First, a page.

There have been volumes written on Loki, the trickster; how he came to sit with the gods in Asgard, how he both enthralled and enraged them, for he was playful, helpful, irreverent and nihilistic. At last, he took his tricks too far, betraying the god Baldur to his death. He was imprisoned in a deep cave on Ragnarok, bound by rune-locked chains crafted with the blood of his son, and guarded by a venomous serpent. There, it was hoped, the Celestials would keep him isolated and unable to do more harm. But he was clever, this bastard child; whispering promises of arcane knowledge and wisdom, he corrupted them.
These fallen Celestials then took their missions to places where Loki had allies; to Jotunheim, Nidavellir (land of the dwarves), Muspelheim (land of the fire spirits) and Niflheim (the land of the dead). They conspired to free Loki, sending his son Fenrir in the form of a dreadwolf. Legions traveled to Ragnarok, in preparation for the coming battle. And so, what had been prophesied came to pass, the gods died fighting their ancient enemies, and Ragnarok was completely destroyed.
Not all the Celestials were corrupted by Loki’s poison. These few began to send books and emissaries to the Tuatha Dé Danann, who sheltered them in secret. When war erupted, some 5,000 were able to escape the utter destruction of their home-world and make their way to Old Earth. At great risk, they recovered Nuada’s Sword and presented it to his daughter, Alexandria Victoria. In gratitude for the fae’s protection, they pledged themselves to the Sidhe cause. And, when the Sidhe took control of the African continent on Old Earth, they rebuilt the Library of Alexandria in Egypt, on the banks of the Nile River.
The Ministry of Immortui Dicione Populi is how we know them today. There are various orders with the Ministry, including the Order of Interficientis.
The Ophanim ~ White-Winged Warriors of the Empire
When a Celestial is born, it looks very like a human child, save for the tiny folded wings covered in pink down. These cherubs stay with their parents until their wings turn white and they are able to fly. Once they have reached the age of reason, they move into schools, where they live and learn with their peers. As they learn and grow, they are evaluated based on their interests and inclinations, moving through the different spheres of knowledge until, upon graduation, they are prepared to venture into the world and record what may be discovered.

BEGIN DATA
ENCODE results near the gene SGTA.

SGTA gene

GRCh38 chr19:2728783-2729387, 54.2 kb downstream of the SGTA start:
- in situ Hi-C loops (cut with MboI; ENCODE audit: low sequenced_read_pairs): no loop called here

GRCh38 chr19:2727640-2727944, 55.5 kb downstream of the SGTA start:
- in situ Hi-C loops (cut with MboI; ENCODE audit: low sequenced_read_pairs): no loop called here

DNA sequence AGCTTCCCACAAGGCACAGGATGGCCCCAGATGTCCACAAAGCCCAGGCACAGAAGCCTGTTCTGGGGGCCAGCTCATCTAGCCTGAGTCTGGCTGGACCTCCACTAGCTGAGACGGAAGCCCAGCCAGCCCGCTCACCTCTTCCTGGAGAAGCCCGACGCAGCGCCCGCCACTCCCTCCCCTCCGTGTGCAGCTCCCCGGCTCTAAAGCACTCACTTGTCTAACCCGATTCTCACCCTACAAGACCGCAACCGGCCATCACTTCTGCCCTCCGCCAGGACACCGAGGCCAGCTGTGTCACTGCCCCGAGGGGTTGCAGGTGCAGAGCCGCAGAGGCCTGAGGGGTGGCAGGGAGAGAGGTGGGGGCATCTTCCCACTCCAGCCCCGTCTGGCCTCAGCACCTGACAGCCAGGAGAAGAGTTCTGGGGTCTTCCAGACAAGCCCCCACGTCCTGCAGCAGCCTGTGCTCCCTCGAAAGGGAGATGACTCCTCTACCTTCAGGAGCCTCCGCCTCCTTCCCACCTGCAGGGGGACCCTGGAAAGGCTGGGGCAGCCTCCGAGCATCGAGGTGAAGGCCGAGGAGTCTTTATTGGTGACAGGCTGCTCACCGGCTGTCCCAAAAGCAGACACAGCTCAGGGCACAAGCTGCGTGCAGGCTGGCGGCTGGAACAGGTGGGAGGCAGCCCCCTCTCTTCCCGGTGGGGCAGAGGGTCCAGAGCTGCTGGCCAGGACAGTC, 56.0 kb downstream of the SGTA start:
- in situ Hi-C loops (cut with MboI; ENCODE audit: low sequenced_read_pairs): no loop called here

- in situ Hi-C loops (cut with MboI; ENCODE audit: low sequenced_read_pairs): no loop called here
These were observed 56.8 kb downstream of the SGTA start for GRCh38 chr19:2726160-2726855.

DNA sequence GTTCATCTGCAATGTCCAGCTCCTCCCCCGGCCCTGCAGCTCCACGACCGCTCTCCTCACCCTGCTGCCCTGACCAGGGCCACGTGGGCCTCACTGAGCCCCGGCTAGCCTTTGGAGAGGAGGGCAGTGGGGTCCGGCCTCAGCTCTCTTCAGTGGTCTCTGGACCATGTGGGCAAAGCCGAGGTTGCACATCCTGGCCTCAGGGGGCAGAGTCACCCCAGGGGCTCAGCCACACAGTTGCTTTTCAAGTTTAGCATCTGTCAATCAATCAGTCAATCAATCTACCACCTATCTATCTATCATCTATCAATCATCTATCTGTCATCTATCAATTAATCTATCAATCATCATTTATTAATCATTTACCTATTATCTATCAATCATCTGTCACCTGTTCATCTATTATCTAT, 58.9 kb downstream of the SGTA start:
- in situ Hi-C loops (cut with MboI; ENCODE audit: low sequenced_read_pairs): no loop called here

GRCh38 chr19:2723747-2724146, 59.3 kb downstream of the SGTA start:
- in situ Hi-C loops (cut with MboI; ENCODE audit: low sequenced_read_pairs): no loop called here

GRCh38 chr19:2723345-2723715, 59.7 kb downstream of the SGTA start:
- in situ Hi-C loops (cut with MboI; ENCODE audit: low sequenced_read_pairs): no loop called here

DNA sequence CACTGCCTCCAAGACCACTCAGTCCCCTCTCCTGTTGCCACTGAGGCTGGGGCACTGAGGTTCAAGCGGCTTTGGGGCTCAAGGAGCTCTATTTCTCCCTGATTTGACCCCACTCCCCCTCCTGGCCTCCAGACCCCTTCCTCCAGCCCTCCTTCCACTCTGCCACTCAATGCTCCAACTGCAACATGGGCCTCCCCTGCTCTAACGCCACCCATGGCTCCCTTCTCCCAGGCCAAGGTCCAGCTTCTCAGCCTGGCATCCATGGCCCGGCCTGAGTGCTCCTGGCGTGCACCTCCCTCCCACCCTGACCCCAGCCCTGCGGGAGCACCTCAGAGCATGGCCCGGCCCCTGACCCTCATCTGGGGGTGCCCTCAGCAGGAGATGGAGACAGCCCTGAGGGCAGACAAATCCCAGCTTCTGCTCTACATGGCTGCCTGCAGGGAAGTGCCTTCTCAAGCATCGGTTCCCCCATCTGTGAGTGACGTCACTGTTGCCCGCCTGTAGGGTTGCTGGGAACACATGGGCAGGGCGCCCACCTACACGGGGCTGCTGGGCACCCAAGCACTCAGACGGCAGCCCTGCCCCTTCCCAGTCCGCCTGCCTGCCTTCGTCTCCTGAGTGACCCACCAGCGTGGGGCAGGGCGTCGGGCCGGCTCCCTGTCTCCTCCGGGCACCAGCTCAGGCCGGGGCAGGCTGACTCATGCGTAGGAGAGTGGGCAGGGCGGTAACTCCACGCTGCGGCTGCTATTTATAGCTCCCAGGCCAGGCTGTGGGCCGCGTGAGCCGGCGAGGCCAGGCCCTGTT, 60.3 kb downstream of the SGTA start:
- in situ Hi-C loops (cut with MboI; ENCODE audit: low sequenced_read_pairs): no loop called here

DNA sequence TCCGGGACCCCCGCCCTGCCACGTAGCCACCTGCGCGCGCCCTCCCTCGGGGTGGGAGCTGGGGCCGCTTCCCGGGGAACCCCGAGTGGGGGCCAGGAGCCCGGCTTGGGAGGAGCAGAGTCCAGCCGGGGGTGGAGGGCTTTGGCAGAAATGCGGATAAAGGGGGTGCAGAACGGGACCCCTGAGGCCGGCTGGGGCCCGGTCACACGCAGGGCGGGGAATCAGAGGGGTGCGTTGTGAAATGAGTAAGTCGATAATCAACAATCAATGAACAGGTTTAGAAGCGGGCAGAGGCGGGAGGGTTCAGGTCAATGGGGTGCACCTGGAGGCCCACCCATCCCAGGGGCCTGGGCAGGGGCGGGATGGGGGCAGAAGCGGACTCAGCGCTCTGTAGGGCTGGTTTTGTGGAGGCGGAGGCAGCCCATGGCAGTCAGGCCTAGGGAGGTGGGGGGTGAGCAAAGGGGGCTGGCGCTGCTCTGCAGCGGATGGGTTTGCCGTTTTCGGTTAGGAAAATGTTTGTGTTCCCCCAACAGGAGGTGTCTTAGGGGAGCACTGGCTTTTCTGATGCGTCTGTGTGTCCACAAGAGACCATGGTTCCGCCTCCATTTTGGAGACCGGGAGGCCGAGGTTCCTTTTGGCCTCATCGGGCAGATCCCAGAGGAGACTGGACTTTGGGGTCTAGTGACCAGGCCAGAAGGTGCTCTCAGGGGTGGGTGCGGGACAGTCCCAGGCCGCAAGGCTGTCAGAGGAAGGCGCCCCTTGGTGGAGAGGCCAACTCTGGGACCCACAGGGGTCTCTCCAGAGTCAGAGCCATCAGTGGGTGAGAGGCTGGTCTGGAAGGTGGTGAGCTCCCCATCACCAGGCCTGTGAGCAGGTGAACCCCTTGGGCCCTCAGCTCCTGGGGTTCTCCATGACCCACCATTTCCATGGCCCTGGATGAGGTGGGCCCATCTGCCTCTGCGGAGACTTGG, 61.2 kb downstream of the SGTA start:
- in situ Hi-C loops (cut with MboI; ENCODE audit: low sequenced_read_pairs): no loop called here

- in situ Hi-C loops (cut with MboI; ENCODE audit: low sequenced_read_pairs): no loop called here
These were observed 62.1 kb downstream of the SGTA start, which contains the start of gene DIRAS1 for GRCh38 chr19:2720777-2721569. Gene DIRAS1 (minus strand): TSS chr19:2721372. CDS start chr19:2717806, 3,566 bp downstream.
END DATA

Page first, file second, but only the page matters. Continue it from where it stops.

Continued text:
All Ophanim learn the arts of war as part of their education. Most, when they move into the greater world do much as their ancestors did: they move through the Sidhe Empire, working as scribes and interpreters for the local gentry. They record what they experience and observe, sending the dispatches back to the Library in Alexandria.
However, some few show particular excellence in the more arcane arts; these are conscripted to the Order of Interficientis, where they specialize in creature remediation. They are the hunters of wolves, keeping the queen’s flocks safe from harm.
The Fylgjur ~ Golden-Winged Guardians of the Word
The Celestials are long-lived, almost as long-lived as the Sidhe. When they come to the latter part of their lives, their wings turn from white to gold. That is a signal they are able to conceive. The Celestials breed slowly; a female may bring three, perhaps four, children into the world.
When a Celestial’s wings turn gold, they withdraw from wandering and return home. They take a mate (most marriages are arranged when they are children) and settle into a domestic life. Both male and female now spent their time in the care of their young, the maintenance of the libraries and the politics of the home office.
As they reach the end of life, their wings turn from gold, to bronze and finally, to black. The only way to tell the relative age of an adult Celestial is by the color of their wings.
The Nephilim ~ Hybrids
On occasion, Celestials will breed outside their race. The product of these unions are called the Nephilim, the most famous being Loki, the trickster to the Aesir. A Nephilim may have attributes of both parents, though given the sad history of these unions; Celestial society will rarely embrace them. They are usually raised by their non-Celestial parent, or put into state-run homes, if that parent is unable to care for them.
So, in the Sidhe Empire we find three kinds of Celestials.
- The Ophanim (wandering warriors and scribes),
- The Fylgjur (parents and guardians),
- and the Nephilim (hybrids).
The children and young adult population of the Celestials.
- ~ May have great physical strength; extremely limber.
- ~ Pink or white wings. Can fly, once their wings turn white.
- ~ Extremely intelligent, with excellent memories and language abilities.
The breeding and geriatric population of the Celestials.
- ~ Counselors, parents, teachers and administrators.
- ~ Golden, bronze or black-winged; the darker the wing, the older the creature.
- ~ Their intelligence increases with age; some develop the gift of prophesy.
The product of a Celestials’ union with a member of another race.
- ~ May have enhanced strength and augmented senses.
- ~ May have the attributes of both parents.